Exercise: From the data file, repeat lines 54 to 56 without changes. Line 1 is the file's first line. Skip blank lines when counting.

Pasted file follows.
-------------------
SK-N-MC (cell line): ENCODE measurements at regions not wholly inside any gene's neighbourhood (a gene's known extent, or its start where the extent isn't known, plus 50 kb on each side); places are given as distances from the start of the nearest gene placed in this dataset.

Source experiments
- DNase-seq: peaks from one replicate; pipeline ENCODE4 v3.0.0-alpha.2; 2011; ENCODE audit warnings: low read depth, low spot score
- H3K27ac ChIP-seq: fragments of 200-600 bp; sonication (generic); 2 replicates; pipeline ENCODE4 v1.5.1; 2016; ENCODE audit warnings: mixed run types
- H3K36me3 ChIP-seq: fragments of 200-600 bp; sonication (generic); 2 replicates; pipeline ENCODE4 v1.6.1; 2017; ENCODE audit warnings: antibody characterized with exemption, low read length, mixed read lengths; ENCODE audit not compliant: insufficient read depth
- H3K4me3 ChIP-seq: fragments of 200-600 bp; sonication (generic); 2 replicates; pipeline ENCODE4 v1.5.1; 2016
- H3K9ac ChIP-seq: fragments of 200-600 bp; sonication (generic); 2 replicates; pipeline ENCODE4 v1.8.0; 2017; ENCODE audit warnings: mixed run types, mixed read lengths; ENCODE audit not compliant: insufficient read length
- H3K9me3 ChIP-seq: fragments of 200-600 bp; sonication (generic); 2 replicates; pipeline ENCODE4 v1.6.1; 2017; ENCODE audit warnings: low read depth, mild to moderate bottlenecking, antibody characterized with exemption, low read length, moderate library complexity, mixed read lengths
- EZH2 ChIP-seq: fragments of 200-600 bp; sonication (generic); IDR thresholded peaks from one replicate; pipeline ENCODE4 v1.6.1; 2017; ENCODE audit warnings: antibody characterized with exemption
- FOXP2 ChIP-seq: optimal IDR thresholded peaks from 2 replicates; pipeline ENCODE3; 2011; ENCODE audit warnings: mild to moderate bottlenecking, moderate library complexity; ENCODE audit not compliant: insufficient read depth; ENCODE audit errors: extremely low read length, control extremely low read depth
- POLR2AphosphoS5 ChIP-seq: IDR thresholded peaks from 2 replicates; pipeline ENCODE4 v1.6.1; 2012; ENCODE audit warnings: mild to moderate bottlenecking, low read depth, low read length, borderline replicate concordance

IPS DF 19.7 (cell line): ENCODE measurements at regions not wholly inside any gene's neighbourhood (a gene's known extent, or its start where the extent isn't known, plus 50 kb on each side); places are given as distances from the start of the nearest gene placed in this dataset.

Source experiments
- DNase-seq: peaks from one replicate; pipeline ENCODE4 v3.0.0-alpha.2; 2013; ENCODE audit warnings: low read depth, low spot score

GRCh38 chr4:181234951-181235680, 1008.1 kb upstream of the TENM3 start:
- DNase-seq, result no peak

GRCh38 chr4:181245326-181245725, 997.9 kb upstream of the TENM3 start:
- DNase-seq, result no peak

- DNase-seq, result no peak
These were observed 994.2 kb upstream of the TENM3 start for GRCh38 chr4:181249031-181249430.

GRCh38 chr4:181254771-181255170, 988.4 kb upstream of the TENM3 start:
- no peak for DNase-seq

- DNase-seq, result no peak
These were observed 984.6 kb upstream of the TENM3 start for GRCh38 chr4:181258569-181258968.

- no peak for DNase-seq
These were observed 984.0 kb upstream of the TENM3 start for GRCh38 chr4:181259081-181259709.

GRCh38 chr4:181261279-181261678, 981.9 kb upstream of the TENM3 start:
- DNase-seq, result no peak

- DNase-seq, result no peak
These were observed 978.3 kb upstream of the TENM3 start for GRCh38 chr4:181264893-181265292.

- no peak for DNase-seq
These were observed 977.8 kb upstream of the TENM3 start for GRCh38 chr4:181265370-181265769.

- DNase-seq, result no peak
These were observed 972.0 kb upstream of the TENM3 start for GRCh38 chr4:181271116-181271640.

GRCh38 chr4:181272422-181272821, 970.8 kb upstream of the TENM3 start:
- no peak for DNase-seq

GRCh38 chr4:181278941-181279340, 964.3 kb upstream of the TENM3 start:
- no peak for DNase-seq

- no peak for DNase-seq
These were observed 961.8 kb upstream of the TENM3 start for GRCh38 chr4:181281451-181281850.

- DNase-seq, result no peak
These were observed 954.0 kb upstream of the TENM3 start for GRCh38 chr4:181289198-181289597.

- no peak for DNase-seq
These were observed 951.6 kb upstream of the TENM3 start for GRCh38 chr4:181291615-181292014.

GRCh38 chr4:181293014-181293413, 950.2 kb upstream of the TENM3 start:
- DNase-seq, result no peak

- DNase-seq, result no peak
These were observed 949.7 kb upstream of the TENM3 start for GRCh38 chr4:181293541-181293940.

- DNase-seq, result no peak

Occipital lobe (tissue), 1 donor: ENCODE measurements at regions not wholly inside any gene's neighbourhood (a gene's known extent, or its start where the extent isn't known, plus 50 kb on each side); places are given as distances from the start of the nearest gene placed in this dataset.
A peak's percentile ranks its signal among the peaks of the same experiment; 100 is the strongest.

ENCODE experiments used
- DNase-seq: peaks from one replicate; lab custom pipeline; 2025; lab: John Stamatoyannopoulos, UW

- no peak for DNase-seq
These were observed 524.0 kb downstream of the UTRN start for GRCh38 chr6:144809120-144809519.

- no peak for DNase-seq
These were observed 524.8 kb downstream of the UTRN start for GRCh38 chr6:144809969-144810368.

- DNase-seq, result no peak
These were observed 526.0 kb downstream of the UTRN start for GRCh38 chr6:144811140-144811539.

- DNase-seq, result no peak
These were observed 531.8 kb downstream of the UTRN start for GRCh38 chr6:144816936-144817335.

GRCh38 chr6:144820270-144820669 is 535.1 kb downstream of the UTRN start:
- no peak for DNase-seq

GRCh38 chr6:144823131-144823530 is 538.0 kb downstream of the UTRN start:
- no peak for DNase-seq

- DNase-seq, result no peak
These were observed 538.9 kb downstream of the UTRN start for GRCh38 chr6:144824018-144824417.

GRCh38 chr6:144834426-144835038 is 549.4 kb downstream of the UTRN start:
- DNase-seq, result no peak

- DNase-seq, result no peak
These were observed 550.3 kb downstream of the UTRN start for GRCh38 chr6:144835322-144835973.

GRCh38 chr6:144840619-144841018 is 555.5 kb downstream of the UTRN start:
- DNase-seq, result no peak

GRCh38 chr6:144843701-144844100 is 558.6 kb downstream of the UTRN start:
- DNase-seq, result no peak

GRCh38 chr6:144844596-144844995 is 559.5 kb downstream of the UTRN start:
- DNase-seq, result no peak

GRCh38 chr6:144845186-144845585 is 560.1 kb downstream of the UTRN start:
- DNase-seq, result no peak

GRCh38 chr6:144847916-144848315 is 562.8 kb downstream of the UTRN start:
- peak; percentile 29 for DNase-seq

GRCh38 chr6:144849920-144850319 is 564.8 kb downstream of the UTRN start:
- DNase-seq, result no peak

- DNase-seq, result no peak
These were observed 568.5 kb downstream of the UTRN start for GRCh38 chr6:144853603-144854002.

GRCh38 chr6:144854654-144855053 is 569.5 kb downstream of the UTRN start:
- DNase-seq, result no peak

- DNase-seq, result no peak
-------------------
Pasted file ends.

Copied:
- no peak for DNase-seq
These were observed 524.0 kb downstream of the UTRN start for GRCh38 chr6:144809120-144809519.

- no peak for DNase-seq